State of the Author: Honest With Myself

Today, I have admitted defeat where Pompeii Fire is concerned. After three years, I have 35K words. Clearly the story is not working the way I wanted. I’m moving it to the proverbial parking lot and trying something else entirely.

I have the beginning inklings of a story for Bronwen, one of the side characters in Rose in Bloom, and already have 2.5K words after just a couple of days’ writing.

It’s time to stop banging my head against the wall of one story and let others come out.

The Misunderstood Roman Empress Who Willed Her Way to the Top | History | Smithsonian Magazine

Cleopatra, Joan of Arc, Catherine the Great—to the roster of history’s unfairly maligned women leaders must be added the name of Galla Placidia Augusta. Although her name in Latin means “placidity” or “peace,” Placidia’s life was anything but; she experienced more adventures than Marie Antoinette and Amelia Earhart combined. Perhaps no other figure, male or female, enjoyed such an intimate view of the Western Roman Empire’s operatic death throes or influenced events for such a prolonged period. But the attacks on her reputation began not long after her death, with authors like Cassiodorus denouncing her rule as the nadir of Rome’s fortunes. Only in recent years have scholars gone back to read the contemporary sources with more objectivity, revealing Placidia as a far more sympathetic figure, a strong-willed leader with radical ideas on how to save the crumbling empire.

The Misunderstood Roman Empress Who Willed Her Way to the Top | History | Smithsonian Magazine

Ancient Roman concrete could self-heal thanks to “hot mixing” with quicklime | Ars Technica

The famous Pantheon in Rome boasts the world’s largest unreinforced concrete dome—an architectural marvel that has endured for millennia, thanks to the incredible durability of ancient Roman concrete. For decades, scientists have been trying to determine precisely what makes the material so durable. A new analysis of samples taken from the concrete walls of the Privernum archaeological site near Rome has yielded insights into those elusive manufacturing secrets. It seems the Romans employed “hot mixing” with quicklime, among other strategies, that gave the material self-healing functionality, according to a new paper published in the journal Science Advances.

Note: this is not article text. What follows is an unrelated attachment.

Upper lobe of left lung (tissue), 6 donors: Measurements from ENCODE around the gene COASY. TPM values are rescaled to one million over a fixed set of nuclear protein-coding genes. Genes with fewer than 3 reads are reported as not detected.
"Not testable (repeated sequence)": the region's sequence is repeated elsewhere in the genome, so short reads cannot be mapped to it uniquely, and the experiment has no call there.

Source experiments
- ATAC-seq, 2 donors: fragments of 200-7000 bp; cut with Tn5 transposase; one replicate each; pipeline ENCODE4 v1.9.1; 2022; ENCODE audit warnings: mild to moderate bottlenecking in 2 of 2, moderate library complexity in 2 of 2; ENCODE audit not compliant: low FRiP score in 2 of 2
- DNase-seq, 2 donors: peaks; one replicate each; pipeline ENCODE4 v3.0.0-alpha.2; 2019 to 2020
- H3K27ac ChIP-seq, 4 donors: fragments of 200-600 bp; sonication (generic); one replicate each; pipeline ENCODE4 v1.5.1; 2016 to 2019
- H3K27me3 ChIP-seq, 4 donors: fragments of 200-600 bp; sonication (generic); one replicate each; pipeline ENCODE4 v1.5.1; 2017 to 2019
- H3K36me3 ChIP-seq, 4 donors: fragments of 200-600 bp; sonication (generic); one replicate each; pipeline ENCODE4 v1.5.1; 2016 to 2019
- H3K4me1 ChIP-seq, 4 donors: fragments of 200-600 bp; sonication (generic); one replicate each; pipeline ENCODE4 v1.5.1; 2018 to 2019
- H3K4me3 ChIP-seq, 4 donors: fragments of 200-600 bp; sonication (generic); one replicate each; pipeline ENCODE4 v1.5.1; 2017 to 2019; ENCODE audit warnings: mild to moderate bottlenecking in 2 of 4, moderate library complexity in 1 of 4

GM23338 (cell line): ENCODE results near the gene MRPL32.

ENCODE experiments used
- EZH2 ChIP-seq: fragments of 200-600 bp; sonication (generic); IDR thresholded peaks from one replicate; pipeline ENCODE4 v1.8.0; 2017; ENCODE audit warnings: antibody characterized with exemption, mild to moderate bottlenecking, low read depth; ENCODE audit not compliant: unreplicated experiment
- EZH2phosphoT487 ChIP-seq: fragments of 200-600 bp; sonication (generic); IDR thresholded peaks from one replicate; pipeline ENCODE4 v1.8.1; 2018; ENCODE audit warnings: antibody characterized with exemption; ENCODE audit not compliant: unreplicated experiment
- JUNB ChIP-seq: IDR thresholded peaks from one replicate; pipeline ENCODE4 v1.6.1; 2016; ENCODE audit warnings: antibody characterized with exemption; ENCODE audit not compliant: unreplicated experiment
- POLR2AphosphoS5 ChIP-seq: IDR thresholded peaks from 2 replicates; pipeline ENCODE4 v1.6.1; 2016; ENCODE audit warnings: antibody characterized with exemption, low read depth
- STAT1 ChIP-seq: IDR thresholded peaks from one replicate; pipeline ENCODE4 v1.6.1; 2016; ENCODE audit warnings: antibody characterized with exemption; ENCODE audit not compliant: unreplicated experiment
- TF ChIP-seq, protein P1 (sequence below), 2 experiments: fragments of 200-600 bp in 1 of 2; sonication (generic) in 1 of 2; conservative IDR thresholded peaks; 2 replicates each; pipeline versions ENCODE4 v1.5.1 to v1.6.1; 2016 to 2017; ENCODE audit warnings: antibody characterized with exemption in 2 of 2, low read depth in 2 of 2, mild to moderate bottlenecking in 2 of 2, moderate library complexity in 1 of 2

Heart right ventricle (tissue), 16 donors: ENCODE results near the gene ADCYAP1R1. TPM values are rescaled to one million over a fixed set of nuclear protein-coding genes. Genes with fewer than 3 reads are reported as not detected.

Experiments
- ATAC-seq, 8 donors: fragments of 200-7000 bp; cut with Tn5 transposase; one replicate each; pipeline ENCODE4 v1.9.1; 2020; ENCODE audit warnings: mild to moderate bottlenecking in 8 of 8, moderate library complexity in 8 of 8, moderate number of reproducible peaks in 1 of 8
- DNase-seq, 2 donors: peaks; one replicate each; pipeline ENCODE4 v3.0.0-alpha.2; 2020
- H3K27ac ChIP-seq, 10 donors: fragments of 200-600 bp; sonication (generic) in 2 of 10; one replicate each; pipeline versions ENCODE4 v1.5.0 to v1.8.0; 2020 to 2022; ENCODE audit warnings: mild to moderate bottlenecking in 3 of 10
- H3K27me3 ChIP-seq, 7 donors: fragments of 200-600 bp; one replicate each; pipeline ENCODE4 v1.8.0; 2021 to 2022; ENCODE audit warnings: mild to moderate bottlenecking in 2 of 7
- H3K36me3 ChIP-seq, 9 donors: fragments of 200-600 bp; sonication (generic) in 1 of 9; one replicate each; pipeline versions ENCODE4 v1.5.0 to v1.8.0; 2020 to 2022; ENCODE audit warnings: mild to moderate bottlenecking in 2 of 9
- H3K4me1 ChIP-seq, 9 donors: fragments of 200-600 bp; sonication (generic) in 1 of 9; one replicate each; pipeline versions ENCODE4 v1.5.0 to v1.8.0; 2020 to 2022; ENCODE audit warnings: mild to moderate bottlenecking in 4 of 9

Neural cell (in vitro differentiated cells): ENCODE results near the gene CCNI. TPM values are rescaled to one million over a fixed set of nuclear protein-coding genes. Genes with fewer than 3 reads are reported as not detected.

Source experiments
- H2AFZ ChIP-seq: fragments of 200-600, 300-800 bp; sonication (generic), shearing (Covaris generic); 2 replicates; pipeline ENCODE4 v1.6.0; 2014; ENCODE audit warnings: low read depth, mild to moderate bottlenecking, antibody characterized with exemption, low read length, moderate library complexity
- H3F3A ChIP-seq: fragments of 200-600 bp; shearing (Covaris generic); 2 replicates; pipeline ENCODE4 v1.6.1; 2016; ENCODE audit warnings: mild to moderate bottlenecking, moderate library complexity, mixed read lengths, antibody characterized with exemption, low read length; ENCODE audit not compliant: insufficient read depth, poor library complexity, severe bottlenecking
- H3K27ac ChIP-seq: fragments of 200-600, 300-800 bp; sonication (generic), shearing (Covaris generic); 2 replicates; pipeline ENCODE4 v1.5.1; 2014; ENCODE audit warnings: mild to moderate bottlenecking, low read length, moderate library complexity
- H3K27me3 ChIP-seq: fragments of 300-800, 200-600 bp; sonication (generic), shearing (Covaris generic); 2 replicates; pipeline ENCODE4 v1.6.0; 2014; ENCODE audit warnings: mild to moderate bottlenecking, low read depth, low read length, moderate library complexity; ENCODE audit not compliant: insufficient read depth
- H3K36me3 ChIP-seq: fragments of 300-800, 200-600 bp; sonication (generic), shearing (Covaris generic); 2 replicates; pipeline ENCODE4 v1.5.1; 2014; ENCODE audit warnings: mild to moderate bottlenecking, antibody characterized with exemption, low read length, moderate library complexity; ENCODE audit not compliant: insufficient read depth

Ancient Roman concrete could self-heal thanks to “hot mixing” with quicklime | Ars Technica

Gladiator sweat and leech hair dye; how to survive in Ancient Rome – Historia Magazine

There were numerous beauty treatments available for both men and women. Skin could be made softer by an application of moist bread, wrinkles retarded by bathing in asses milk and complexions made fashionably paler by a foundation of (toxic) white lead.

Hair dyes were made from a variety of ingredients, including henna but the ickiest award goes to a potion of leeches fermented in vinegar for several months before being applied to the hair. After which you will have lovely black hair, but presumably not many friends due to the smell.

Gladiator sweat and leech hair dye; how to survive in Ancient Rome – Historia Magazine

First, I must say that L.J. Trafford’s How to Survive in Ancient Rome is a brilliant read.

This hair dye concoction referenced above is used by Stephanus the Fuller in my work-in-progress, Pompeii Fire. He hopes that his newly-darkened hair will impress Drusilla.

Click through for more interesting facts about ancient Roman medical and cosmetic treatments.

the Richest Athlete of All Time Did Nothing With His Wealth and Vanished Into History

The vast majority of charioteers were slaves, forced into competition much like gladiators. Naturally, this gave Diocles an edge. His social standing allowed him to be well fed, well rested, and better prepared than the majority of his competition — but this wasn’t enough to make it a difference on its own.

There was a definite abundance of talent that he had over most riders. The risks were ever present, though, with most charioteers being injured or killed in a matter of months after their first race. This makes Diocles’ long career even more remarkable. The reason for this high mortality rate among charioteers was innate to chariot racing, but also due to the twist that Romans put on it.

Wearing just simple leather helmets, shin guards and basic chest protectors, it wasn’t uncommon for charioteers to lose their lives during a race when turning a corner or swerving to avoid a competitor. Rather than hold the reins in their hands like the Greeks did when racing, the Romans would tie them around the charioteer’s waists.

This allowed the driver to have free hands to better steer their horses, but also meant that in the event of a crash they would be dragged around the course until they were dead, or the horses became tired. Sometimes both. As a result, drivers carried a curved knife exclusively for the purposes of cutting their reins in the event of a crash, but even then it was routinely known that should a chariot crash, the driver would likely be seriously injured or killed.

the Richest Athlete of All Time Did Nothing With His Wealth and Vanished Into History

While none of my characters are charioteers, this article is an interesting look at the sport … and at one of ancient Rome’s wealthiest athletes.